Megalotitan's avatar
A good explanation.
Although I realized that apatosaurines have fairly proportionally short legs right after I've posted that comment :P (Lick) 
thedinorocker's avatar
I noticed with pleasure you add at your skeletal index the updated skeletal of Brontosa...mmm Apatosaurus excelsus! :)
After a comparision between it and others species clearly appear that A.excelsus and A.louisae are more "brontosaurids" than A.ajax wich show similarities with the Supersaurus
DrScottHartman's avatar
I can't disagree with any of that statement.
thedinorocker's avatar
;)
I hope to se an update Diplodocus longus one day!
Hey isn't an estimate of 40-50 tonnes too low if the large one is indeed 40m long and the small one 32m? Isometric scaling would suggest 60 tonnes.
DrScottHartman's avatar
If it is indeed 40m, yes.
How long is it actually?
DrScottHartman's avatar
With so little of the vertebral column known there's no way to answer that question with any precision. Personally I suspect it's closer to 35 meters, but there are plenty of ways you could finagle the numbers to get up to 40m, so we'll just have to find more.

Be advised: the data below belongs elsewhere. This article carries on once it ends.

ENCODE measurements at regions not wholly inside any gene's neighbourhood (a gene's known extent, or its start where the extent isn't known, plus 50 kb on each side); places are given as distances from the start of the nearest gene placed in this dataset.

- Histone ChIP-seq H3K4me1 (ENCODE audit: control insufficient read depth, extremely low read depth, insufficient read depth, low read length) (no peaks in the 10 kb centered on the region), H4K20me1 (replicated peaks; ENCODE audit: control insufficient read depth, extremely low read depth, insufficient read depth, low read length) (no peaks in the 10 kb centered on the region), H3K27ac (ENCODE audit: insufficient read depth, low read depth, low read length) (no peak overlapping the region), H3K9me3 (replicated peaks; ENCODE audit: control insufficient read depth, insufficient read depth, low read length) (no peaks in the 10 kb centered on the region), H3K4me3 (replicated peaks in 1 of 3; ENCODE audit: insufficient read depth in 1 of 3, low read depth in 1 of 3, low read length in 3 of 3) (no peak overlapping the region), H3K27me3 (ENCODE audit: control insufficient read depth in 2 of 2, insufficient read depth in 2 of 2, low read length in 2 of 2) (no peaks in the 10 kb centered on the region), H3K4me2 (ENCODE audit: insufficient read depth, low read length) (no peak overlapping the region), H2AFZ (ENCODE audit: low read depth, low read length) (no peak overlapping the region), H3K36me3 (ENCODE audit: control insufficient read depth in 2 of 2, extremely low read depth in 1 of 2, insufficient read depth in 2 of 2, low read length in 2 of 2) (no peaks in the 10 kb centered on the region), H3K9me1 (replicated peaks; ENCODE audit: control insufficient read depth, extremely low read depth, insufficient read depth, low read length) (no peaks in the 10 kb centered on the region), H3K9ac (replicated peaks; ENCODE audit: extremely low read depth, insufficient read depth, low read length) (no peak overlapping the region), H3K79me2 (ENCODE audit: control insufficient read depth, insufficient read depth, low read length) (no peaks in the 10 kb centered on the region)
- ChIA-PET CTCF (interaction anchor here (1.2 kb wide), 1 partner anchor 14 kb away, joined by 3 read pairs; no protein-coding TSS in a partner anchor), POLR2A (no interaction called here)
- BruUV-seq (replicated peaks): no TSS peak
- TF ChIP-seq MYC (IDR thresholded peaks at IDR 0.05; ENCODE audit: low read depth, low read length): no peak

I remember you and the rest of the WDC crew found Supersaurus to be an apatosaurine, but I've heard that's been challenged. What's your current opinion on it?

Also, it's really a shame that Jim Jensen died before he could have seen the Wyoming specimen.
DrScottHartman's avatar
I still suspect it's an apatosaurine (the tail is a dead-on ringer), but I'm not overly attached to it.